Prostate Biopsy With MR Fusion

Biopsy of the prostate gland has evolved significantly over the past 4 decades. Initially, urologists performed prostate biopsy using digital guidance alone, which obviously was suboptimal. In the late 1980s and early 1990s, transrectal ultrasonography (TRUS) came into widespread use, allowing urologists to use this imaging modality to perform prostate biopsy in a more consistent and systematic manner. Transrectal ultrasonography, however, is neither a particularly sensitive nor specific imaging modality. This has led urologists and radiologists to seek other imaging modalities that may provide better visualization of the prostate, allowing us to identify tumors in the gland, resulting in more accurate biopsies.

One such modality is magnetic resonance (MR) imaging, which does allow better visualization of the prostate, particularly when a 3-T magnet is used. Image-guided biopsy within the MR scanner (so-called in-bore biopsy), however, is cumbersome, as it requires special biopsy equipment and requires that the patient spend prolonged periods of time in the MR scanner. Acknowledging this but still wanting to take advantage of the superior images obtained with MRI, some urologists have simply used the MR to cognitively guide TRUS biopsy of the prostate. This approach, although likely better than TRUS alone, is still imprecise and relies on the surgeon to effectively “fuse” the MR to the ultrasound in his/her head. To this end, there are now a number of devices that “fuse” the previously obtained MR image of the prostate to real-time TRUS imaging. These devices create three-dimensional models of the prostate using these two fused images, allowing the urologist to reliably aim the biopsy gun to any suspicious areas seen on the MR and also to perform the standard systematic templates that urologists have used for years.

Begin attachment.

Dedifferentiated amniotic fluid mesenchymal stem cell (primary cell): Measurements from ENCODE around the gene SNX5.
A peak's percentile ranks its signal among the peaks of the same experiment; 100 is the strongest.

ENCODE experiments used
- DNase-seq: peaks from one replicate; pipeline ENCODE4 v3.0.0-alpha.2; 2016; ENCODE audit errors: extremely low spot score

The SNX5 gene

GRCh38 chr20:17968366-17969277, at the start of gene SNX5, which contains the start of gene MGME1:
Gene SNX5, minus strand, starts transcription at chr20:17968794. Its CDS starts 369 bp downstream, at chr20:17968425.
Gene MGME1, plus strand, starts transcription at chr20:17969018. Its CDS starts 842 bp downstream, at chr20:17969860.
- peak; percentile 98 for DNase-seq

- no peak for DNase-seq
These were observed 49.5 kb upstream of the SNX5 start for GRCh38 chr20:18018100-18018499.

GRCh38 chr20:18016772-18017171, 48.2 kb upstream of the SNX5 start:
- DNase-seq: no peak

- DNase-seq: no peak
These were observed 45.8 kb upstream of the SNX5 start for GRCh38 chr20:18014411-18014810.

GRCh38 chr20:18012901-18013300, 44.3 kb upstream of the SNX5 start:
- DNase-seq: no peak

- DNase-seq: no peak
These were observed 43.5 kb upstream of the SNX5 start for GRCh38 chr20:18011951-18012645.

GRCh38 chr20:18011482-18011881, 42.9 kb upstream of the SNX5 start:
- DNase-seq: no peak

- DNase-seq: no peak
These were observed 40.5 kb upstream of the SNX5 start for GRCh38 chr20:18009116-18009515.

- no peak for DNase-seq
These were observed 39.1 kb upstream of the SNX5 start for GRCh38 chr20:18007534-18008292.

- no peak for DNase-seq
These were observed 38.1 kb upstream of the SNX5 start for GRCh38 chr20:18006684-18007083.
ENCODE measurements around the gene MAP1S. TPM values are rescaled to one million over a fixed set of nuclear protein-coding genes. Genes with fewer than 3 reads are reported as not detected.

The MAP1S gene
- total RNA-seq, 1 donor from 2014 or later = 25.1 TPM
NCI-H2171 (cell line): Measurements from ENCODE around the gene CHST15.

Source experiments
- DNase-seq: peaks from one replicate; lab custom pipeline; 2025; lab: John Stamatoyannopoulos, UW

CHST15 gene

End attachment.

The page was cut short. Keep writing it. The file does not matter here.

Indications for MR-Fusion Prostate Biopsy

Although one could make the argument that MR-fusion prostate biopsy is indicated in any patient in whom a “traditional” TRUS biopsy is appropriate, this is not our current practice. Simply put, the added cost of the MR imaging represents a significant burden to the patient and the health care system and, as such, we do not routinely perform MR-fusion biopsy in all patients who need a prostate biopsy. Currently, we reserve MR-fusion biopsy for patients who require biopsy (either due to rising prostate-specific antigen or change on digital rectal examination) and who have had a prior negative TRUS biopsy. In addition, we believe that MR-fusion biopsy is also indicated for follow-up biopsies in patients who elect active surveillance for localized prostate cancer. In this setting, the ability to target and follow abnormal areas on the MR likely makes active surveillance a safer strategy. In both settings, it is worth noting that if the MR is normal, we do not proceed with MR-fusion biopsy as there are no areas to target.

MR Imaging, Prostate Contouring, Three-Dimensional Reconstruction of the Prostate and Identification of Regions of Interest for Biopsy